We’ve provided multi-disciplinary consultancy to McLaren Property on its proposals to convert and extend a pair of listed buildings in Leeds city centre, helping the developer to move forward with the submission of planning applications to convert them to high-quality student accommodation.
Planning permission is sought for the redevelopment and extension of the Leonardo Building and Thoresby House, as well as the construction of an 11-storey property on the existing car park.
Tom Gilman, Regional Managing Director at McLaren Property, said
“We are pleased to be working with Hydrock on this exciting redevelopment project in the heart of Leeds city centre. Hydrock’s multi-disciplinary capability as well as their professional and knowledgeable approach has enabled us to work collaboratively and swiftly, ensuring we have met the key deadlines set-out at the beginning of the scheme.”
Hydrock delivered mechanical, electrical and plumbing (MEP) engineering, structural engineering, energy and sustainability studies and fire engineering from RIBA Stage 1-2, leading up to the submission of the planning application.
John McElwee, Divisional Director at Hydrock, said:
“We’re delighted to support one of our key clients on a development that, if it receives permission to move forward, will bring back two of the city’s centre’s most recognisable buildings and also make an outstanding contribution towards meeting the market need for more student accommodation.”
Continuing our track-record of delivering a full suite of multi-disciplinary services to create exceptional places, communities and infrastructure, our role involved influencing the concept stage designs to ensure the creation of a high-performance development that enhances the built environment. This meant providing planning reports covering a number of building performance engineering specialisms, such as acoustics, air quality, daylight, coal mining and flood risk studies.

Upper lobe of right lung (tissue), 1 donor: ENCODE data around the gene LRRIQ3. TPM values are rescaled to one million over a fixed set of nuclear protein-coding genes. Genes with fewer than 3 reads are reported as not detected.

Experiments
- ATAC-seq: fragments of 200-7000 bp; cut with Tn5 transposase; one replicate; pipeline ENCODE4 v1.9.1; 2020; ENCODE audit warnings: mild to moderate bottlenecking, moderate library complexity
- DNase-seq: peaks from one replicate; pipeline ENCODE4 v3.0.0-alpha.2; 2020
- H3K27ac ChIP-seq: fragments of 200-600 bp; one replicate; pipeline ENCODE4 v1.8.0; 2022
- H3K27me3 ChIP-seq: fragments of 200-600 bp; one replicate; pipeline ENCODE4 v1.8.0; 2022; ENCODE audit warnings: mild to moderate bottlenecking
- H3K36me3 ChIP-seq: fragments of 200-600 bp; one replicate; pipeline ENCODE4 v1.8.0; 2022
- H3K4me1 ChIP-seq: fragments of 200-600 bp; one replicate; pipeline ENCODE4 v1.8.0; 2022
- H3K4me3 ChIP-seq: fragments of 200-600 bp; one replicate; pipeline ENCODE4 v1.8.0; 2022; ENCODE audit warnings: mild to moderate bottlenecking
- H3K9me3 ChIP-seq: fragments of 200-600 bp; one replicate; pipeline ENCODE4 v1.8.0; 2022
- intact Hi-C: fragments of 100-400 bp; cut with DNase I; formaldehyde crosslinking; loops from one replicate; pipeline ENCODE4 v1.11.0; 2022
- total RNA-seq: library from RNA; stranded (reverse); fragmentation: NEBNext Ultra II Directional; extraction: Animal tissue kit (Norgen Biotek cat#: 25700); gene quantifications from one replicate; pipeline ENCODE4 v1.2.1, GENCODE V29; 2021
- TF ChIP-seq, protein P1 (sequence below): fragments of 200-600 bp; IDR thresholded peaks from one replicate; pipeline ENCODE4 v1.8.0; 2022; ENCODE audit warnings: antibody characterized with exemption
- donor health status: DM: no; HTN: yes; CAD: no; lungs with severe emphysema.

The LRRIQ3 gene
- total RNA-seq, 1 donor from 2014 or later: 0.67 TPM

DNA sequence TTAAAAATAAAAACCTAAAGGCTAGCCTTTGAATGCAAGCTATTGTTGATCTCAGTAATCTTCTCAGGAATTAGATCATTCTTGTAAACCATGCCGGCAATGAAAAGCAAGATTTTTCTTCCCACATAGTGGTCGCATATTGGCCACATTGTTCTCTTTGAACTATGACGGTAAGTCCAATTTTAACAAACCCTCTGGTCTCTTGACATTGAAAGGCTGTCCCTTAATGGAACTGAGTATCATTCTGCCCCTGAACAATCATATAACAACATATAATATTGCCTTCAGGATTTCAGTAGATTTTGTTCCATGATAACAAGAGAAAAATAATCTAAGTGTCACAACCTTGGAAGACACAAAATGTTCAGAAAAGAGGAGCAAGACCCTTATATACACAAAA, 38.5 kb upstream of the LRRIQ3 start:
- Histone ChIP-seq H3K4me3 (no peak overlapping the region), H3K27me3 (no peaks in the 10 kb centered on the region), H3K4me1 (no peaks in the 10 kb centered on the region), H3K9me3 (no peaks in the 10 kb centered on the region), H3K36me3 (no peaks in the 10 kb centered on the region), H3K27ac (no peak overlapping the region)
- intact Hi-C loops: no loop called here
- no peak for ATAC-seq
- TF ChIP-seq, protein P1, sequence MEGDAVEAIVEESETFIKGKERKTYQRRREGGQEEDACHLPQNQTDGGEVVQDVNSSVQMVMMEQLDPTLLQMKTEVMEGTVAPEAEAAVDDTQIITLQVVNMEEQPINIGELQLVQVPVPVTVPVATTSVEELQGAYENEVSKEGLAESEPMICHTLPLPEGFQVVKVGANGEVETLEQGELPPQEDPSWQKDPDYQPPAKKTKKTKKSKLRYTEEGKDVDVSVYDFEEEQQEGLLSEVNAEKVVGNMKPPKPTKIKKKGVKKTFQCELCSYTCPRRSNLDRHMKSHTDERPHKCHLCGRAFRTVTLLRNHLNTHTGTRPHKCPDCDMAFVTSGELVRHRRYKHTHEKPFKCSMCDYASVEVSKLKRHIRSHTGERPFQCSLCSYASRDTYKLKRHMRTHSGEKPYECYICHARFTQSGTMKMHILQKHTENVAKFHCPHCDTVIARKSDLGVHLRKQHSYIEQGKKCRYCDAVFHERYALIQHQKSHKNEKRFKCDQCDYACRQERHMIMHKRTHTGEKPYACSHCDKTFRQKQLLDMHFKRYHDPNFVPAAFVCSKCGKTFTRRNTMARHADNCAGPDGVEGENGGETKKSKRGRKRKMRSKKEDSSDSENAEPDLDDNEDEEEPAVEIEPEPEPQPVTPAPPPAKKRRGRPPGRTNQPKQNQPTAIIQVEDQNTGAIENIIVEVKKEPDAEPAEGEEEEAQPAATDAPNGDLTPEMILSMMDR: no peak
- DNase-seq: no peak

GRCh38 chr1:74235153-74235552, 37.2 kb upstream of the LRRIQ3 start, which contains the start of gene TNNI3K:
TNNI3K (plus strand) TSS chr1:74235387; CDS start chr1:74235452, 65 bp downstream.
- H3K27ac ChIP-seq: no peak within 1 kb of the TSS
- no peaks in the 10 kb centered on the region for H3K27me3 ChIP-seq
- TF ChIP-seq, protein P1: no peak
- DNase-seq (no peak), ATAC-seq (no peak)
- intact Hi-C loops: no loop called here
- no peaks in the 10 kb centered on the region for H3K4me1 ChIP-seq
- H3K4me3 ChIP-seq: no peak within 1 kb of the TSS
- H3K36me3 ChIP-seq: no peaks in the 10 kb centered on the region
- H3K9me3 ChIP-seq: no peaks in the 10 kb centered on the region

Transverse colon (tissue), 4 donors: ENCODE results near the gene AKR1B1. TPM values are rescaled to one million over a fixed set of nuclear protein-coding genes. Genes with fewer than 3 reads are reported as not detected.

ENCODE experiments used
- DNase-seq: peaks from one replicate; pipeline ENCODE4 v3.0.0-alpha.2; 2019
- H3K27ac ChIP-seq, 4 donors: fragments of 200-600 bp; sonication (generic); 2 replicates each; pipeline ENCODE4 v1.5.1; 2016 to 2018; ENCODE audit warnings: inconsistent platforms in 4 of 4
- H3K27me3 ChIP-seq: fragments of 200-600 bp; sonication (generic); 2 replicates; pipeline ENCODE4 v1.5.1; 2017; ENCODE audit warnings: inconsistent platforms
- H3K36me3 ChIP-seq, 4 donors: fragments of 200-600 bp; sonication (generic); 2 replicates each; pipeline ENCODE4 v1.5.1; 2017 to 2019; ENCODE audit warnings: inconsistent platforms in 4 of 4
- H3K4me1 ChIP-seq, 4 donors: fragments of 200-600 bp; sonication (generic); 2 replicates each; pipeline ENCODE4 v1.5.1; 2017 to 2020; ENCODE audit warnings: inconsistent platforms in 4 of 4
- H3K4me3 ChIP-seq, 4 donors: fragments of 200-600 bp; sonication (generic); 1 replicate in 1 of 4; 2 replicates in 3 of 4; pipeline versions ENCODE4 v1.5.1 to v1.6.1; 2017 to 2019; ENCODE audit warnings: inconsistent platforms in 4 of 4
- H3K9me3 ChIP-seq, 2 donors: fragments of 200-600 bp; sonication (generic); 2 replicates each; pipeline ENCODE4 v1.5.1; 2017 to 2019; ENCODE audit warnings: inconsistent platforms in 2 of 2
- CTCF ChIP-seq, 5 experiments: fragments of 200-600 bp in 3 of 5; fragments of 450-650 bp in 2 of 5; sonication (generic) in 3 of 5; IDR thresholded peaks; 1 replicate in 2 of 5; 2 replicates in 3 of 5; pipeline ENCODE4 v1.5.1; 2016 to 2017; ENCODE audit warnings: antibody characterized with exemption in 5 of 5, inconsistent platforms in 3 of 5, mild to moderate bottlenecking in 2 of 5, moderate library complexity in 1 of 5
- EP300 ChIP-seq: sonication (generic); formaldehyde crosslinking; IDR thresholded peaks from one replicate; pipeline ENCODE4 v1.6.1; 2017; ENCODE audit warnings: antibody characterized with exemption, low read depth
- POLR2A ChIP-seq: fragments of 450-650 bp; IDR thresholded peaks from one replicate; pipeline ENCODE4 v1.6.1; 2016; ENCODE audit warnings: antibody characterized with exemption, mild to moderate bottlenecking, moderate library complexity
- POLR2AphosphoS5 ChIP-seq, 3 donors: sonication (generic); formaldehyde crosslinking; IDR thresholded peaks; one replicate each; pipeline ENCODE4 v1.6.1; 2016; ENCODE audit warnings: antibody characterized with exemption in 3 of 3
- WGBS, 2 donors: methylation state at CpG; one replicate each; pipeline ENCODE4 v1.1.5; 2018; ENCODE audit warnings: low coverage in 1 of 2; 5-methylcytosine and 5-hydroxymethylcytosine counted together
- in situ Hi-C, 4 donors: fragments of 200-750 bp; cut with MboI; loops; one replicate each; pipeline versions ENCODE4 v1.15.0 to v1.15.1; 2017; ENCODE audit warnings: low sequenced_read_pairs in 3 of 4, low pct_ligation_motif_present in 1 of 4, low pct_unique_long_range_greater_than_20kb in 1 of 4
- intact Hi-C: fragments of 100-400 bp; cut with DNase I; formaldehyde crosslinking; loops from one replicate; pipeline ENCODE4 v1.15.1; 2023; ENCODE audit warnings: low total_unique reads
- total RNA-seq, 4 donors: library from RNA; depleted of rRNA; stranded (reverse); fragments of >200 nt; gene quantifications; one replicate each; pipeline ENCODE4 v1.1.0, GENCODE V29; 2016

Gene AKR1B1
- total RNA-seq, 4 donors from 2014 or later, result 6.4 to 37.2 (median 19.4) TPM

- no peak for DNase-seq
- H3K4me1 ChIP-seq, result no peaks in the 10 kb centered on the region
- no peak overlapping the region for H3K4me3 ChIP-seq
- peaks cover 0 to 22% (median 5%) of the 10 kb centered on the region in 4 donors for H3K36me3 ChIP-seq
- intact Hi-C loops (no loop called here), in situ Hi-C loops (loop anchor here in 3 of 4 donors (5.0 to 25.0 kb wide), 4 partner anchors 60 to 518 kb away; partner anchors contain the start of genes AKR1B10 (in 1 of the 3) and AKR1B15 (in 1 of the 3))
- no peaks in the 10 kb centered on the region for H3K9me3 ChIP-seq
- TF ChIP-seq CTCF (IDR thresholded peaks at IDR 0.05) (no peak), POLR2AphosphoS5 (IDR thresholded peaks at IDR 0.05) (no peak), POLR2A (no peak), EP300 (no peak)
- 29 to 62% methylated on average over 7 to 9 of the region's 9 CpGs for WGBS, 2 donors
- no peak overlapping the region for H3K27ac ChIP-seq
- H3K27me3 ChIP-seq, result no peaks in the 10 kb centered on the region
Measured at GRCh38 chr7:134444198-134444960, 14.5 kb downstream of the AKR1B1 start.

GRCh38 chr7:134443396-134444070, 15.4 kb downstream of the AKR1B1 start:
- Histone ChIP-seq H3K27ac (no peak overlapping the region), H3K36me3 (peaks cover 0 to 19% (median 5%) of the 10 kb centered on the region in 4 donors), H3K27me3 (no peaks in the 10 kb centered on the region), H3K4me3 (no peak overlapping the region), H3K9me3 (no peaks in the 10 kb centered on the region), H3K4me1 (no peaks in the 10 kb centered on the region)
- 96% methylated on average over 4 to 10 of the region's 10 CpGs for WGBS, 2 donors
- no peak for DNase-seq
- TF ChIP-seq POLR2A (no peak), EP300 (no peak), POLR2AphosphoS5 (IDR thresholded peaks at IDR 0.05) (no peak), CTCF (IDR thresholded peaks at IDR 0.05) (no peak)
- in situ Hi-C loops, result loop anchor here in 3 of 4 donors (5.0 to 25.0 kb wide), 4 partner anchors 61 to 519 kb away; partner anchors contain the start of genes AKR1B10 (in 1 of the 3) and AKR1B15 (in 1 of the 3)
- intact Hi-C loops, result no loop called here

We also provided strategic MEP consultancy to address the sustainability and energy requirements set out within Leeds City Council’s supplementary planning document which proposes to connect into Leeds PIPES, the council’s joint-venture district heating network scheme. Re-using heat generated from the local Recycling and Energy Recovery Facility in Cross Green, the measures will provide enough low carbon, cost-effective heating to satisfy 100% of the developments hot water load.
Thoresby House, formerly known as Thoresby High School, was designed by Walter Samuel Braithwaite and dates back to 1889. Leonardo Building is a former print works building dating from 1900 and was extended in the 1990s. Both buildings were most recently used as council offices.
With the additional rooftop extension, the scheme will create a total of 476 student bedrooms comprising a mix of studio and cluster flats. Communal areas, including student hub facilities, would also be provided along with outdoor amenity space.
The site is in a sustainable location and the scheme promises to achieve a sensitive re-purposing of existing, but redundant, buildings that are recognised as being culturally significant in Leeds. This will include stripping back to the frame some previous, poorly executed additions and adding new build elements that sit comfortably with the listed buildings.
The wider project team involved to date includes Cartwright Pickard, Gardiner & Theobald and ID Planning.
Photo courtesy of Cartwright Pickard